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Mishlei 14-15 (Judiciousness)

Mishlei 14-15  


Key Concepts

We are all exposed to continuing flows of information, opinions, and advice. Some of it comes from parents, and teachers. But in addition, there is a variety of input from friends, acquaintances and the media. Much of what we hear is conflicting and much is wrong. If we spend too much time on it, we are likely to cause problems for ourselves, especially if we act on it.

Obviously, the need to weigh and prioritize what we hear and see is critical, but not everyone is equally capable of discriminating between the good and the bad. Furthermore, not everyone is sufficiently motivated to make the effort.

A wise and clever person looks beyond surface appearances and is continually questioning what he hears and sees. He judges everything in terms of its implications for action. Should he act and if he does so will it be the right thing to do?

The first thing to remember is that a person needs to take responsibility for how he reacts to what he hears. If he passively accepts everything, he is a simpleton. By failing to be judicious he will end up being a sinner.

Exploring Mishlei

טו = פֶּתִי יַאֲמִין לְכָל דָּבָר וְעָרוּם יָבִין לַאֲשֻׁרוֹ

(15) The simpleton believes everything,
but the clever man
deliberates until he understands its validity.

This proverb defines a simpleton in terms of his passive acceptance of everything he hears. Such a person is contrasted with the clever man who rouses himself from passivity and judiciously evaluates what comes to his attention. Through this process he gains an understanding of how valid it is and he is able to decide whether to believe it and whether to act on it.

Learning Mishlei

(15) The simpleton believes פֶּתִי יַאֲמִין
provocative thing לְכָל דָּבָר
he hears from a gossip monger or demagogue
 without making a concerted effort to understand
its spiritual implications or validity.
But the clever man
thinks it through until he
understands its validity יָבִין לַאֲשֻׁרוֹ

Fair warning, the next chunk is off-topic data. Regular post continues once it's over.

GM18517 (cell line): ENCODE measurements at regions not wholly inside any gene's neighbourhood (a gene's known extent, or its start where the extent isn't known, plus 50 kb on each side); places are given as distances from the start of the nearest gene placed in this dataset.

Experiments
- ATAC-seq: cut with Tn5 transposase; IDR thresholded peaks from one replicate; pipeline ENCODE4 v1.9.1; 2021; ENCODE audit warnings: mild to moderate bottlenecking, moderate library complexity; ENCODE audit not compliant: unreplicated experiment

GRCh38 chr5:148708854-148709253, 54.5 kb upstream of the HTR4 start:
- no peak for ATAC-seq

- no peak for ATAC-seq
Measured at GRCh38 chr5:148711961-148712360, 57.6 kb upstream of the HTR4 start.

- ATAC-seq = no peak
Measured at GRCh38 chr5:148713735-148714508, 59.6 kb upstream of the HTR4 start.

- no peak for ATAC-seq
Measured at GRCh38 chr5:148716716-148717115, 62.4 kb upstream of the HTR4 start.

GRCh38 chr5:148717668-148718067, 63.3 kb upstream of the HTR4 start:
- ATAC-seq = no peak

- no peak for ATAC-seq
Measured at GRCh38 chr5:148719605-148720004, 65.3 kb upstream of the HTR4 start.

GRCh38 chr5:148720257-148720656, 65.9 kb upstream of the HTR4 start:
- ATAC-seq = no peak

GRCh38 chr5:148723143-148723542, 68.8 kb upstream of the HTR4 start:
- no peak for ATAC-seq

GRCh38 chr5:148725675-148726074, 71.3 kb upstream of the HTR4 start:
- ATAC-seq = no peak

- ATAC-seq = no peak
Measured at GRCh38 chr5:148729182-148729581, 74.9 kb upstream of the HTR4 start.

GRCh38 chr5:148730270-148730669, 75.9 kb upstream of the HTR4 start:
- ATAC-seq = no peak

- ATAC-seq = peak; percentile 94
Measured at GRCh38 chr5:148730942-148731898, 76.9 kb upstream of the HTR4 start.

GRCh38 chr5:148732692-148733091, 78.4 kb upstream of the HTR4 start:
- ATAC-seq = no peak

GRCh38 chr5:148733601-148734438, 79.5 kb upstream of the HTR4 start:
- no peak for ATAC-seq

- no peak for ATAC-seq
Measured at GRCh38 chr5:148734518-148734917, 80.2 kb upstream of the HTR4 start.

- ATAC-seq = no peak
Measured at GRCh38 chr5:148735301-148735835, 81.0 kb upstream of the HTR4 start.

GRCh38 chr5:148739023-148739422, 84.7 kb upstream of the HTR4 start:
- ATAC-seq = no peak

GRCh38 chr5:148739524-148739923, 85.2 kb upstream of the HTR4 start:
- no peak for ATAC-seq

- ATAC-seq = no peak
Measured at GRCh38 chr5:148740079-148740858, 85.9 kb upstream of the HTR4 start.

for his spiritual well-being.

Related Concepts

Cleverness. The quality of cleverness is also referred to as shrewdness, which is the topic of Mishlei Segment 14-08. The shrewd or clever person is mentally alert and his mind is involved in proactive thought processes. If he is wise, he is continually questioning himself to be sure that he is doing the right thing. If not, he may use his mental alertness to take advantage of others.

Discretion. Whereas judiciousness is described here as the quality that enables a proper reaction to what one hears, a similar quality is needed to judge what information to share with others. In Segments 10-14 and 12-23 this quality is referred to as discretion.

Discernment. Whereas judiciousness is needed to discriminate beween the good and bad things one hears, a similar quality is needed to judge the implications of a course of action. This involves discerning what will happen in the future and is referred to as “discernment” in Segment 14-12.

Complacency. In Segment 14-14 the quality of passive acceptance is described as “complacency.” In contrast the person who is open to advice and guidance from the wise people of his generation is a “good man.” However, as we have seen here the good man needs the quality of “judiciousness” to reject advice that is not not appropriate.

Humility. The message of complacency is also addressed in Mishlei Segment 12-15 (Wisdom and Humility). The proverb in that segment teaches that it is a sign of humility to resist complacency. In the absence of humility, a person’s instinctive pride causes him to assume he is right and there is no need to consult with anyone.

Additional Insights

(1) The simpleton is especially vulnerable to gossip mongers and slanderers. If he is judicious he will carefully investigate the validity of matters that affect his life. (רש”י, חנוך לנער)

(2) The simpleton is not driven by desires or needs. He is basically a passive person who accepts
everything he is told. (מלבי”ם)

(3) The tendency of the simpleton to accept what people tell him is reinforced when it is expressed
with confidence. (דעת סופרים)

(4) The simpleton does not distinguish beween advice that is practical or impractical. He does not distinguish between concerns that are likely or unlikely. (המאירי)

(5) The clever person exercises the quality of judiciousness to listen to good advice and choose the
right way to go. (רבינו יונה)

(6) The yetzer hara (evil inclination) is like a bad advisor who is constantly suggesting unwise courses of action. The simpleton accepts this advice uncritically. The clever person looks ahead and considers with judiciousness what will happen if he is tempted to follow that advice. (הגר”א)

(7) Sometimes bad advice is mixed in with good advice. The clever person needs to exercise judiciousness to accept the good and reject what is bad. (שבט מיהודה)

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